Ten ways to tell an interactive story with very restricted choices

This post is a response to an interactive fiction jam - a showcase / competition hosted on itch.io. The premise of the jam is that your story is only going to allow one choice to the reader. There can be many options within that choice - but there will only be one occasion where the reader will decide which way the story unfolds. You can read more (and sign up to enter!) on the jam's official page.

These ideas are free-to-a-good-home. I might be working on a story submission myself, but if you use all of the ideas below, I still won't mind at all :)

  1. Downplay the choice until later on: Introduce one character, going through their routine day. Introduce one small choice, whose consequences are known only after day is through (but maybe hinted at earlier).
  2. You get one shot: One immense, overwhelming mechanism/process, one (time-limited?) chance to interact with it from a small unassuming character, followed by one equally overwhelming chain of consequences.
  3. Emphasize indifference: Sometimes, nothing we try to do matters. In this story, your attempt is small, irrelevant, and the narrative carries on ignoring it completely.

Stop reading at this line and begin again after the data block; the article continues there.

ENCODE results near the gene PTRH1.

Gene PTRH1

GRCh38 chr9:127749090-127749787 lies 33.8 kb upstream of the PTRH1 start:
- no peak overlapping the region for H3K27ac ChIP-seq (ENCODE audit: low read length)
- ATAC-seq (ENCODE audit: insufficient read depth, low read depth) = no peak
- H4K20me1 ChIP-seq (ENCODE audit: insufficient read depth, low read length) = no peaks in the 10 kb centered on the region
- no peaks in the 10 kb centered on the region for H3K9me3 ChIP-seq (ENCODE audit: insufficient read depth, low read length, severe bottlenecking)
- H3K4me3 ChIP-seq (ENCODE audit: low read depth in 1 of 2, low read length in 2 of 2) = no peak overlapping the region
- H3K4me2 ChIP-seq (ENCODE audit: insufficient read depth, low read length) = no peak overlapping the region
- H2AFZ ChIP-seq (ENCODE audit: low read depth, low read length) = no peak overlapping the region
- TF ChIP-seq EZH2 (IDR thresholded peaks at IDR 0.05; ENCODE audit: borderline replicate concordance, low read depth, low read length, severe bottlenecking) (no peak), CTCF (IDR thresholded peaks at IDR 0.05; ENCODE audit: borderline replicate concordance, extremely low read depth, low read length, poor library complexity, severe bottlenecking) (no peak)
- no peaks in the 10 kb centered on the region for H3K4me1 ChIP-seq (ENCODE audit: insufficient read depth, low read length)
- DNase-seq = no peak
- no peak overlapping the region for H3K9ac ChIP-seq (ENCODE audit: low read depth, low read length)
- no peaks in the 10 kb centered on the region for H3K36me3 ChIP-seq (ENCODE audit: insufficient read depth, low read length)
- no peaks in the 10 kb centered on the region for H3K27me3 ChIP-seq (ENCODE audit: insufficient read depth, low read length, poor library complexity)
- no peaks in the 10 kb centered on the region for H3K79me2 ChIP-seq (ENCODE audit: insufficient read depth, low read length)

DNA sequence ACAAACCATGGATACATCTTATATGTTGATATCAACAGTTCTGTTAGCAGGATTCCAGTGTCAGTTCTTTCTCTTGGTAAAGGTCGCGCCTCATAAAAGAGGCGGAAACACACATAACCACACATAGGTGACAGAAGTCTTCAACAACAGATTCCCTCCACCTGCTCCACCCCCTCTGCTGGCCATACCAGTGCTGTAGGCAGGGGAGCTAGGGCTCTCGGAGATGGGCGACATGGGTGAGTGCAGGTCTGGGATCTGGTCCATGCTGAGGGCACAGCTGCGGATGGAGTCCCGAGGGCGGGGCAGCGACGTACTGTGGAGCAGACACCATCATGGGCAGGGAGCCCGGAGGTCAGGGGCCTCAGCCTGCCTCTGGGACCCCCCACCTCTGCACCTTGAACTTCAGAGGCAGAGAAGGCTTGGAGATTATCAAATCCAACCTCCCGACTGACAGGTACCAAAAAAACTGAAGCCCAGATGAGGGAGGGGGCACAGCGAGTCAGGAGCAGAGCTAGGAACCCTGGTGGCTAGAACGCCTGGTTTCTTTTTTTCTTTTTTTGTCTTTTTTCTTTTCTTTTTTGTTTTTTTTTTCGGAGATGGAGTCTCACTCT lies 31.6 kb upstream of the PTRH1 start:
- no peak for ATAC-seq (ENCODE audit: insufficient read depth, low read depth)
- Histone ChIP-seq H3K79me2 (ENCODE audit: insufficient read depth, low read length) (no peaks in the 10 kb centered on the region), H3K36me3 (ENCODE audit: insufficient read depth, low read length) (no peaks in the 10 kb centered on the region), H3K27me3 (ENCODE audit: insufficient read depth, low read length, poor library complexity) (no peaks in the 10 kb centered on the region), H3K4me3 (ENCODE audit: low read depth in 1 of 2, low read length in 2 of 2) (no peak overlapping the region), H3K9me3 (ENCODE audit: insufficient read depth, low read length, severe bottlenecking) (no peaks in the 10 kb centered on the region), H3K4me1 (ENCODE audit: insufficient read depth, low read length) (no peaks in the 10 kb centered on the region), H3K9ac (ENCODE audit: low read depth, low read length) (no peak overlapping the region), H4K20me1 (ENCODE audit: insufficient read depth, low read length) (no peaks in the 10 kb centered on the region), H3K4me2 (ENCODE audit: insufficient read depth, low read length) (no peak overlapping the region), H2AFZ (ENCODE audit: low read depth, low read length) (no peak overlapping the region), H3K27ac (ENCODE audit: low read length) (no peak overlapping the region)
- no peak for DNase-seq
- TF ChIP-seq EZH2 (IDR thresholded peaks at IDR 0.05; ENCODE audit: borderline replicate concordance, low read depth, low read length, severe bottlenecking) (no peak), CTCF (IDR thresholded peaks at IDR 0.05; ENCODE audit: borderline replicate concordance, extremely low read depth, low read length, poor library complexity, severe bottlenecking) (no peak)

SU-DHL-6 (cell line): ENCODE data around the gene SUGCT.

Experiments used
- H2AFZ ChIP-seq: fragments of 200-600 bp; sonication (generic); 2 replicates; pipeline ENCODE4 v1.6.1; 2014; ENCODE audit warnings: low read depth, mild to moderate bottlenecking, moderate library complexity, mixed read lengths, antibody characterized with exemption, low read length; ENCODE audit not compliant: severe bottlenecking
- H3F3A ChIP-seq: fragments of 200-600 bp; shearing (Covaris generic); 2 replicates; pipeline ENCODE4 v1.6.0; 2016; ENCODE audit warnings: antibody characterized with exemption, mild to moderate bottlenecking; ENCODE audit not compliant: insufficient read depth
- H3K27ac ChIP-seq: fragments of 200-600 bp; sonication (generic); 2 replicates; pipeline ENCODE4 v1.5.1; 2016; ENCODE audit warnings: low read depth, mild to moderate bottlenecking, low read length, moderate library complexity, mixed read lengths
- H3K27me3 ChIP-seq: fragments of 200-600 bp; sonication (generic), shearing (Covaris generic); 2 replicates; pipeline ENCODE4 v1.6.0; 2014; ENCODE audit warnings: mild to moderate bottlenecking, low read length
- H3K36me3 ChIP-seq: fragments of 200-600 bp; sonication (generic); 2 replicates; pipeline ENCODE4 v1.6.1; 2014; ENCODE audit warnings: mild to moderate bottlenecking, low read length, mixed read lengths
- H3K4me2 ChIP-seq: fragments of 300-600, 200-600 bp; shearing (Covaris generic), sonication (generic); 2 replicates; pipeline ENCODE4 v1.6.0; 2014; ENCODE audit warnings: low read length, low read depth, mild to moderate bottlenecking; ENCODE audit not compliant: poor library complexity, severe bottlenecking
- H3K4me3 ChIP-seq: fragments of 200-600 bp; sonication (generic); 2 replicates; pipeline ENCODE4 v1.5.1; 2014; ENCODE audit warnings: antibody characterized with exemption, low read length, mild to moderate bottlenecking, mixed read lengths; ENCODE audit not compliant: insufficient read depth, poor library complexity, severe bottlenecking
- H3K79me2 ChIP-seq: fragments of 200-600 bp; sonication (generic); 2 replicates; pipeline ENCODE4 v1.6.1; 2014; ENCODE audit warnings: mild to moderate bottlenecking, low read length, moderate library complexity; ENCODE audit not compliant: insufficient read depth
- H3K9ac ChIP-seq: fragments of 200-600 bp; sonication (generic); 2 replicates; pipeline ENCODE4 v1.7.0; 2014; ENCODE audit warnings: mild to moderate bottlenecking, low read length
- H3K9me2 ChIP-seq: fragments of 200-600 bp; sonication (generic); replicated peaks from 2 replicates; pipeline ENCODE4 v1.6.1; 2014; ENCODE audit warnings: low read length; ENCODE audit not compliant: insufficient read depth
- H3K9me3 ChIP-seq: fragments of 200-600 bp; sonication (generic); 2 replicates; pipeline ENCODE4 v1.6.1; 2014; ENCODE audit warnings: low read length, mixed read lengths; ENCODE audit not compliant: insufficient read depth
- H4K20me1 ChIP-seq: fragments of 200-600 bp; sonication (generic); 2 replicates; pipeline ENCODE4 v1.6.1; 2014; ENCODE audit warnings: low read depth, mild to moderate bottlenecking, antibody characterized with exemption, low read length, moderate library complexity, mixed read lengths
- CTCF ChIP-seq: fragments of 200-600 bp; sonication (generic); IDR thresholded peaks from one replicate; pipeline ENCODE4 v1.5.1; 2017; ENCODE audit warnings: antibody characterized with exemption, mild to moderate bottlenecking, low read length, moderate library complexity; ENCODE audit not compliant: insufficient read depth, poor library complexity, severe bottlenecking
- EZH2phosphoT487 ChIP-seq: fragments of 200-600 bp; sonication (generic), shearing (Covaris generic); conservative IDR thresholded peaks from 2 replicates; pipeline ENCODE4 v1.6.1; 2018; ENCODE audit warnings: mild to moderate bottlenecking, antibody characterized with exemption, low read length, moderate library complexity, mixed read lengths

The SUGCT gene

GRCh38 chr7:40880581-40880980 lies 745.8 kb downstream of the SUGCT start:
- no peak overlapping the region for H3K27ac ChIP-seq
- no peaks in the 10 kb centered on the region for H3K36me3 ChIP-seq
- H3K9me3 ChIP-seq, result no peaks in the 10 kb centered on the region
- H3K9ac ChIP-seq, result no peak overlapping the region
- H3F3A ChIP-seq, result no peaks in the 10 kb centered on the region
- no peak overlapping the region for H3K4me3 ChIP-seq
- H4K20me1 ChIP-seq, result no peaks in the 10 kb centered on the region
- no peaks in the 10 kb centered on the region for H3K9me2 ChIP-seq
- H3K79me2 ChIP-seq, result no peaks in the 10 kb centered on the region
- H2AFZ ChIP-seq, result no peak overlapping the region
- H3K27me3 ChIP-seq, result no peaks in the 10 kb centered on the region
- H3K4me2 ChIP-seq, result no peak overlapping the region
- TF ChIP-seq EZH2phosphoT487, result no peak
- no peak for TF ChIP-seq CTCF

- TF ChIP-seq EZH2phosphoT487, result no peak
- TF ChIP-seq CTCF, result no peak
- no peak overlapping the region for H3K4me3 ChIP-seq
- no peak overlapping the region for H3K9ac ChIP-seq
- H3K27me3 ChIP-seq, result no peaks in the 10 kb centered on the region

4. Emphasize momentum: A flipside to the story above! One of these fantastic moments in people's lives. The narrative is powerful and empowering, and the choice is in tune with the positive energy, enhancing it and making it even better.
  5. Emphasize uncertainty: devise a situation in which locked-down parties exchange information (or lack thereof), and pool their data into one decision in the hope to find a way out of the bind.
  6. Your character is the only one who knows that they made a choice at all: a big, official story, which a character interacts with in an imperceptible, personal way - and this affects their version of a big, collective memory.
  7. Deciphering / making sense: present a sequence of signals / events, in a strange / alien format. A human interpretation is the choice - although the source material remains obscure. A choice is made. A sequence of events follows. Will you know you made the right call? (cf "Solaris" by Stanislaw Lem)
  8. Let the choice impact several later inflection points: a single decision whose effect plays out across 2-3 places, or in 2-3 different moments later.
  9. Cling to the past, or let go? With a tiny time machine, you can either keep rewinding a last-of-its-kind memory (looping the story over and over again), or let the story progress - towards loss. Which will it be?
  10. Magnify one little moment: slow down and zoom in on one mundane, split-second decision. Make it interesting by showing, in slow-motion and up close, how the run-up, the decision, and the fall-out unfolds.

You'll only receive email when they publish something new.

More from Vic Work: notes on learning, technology and play
All posts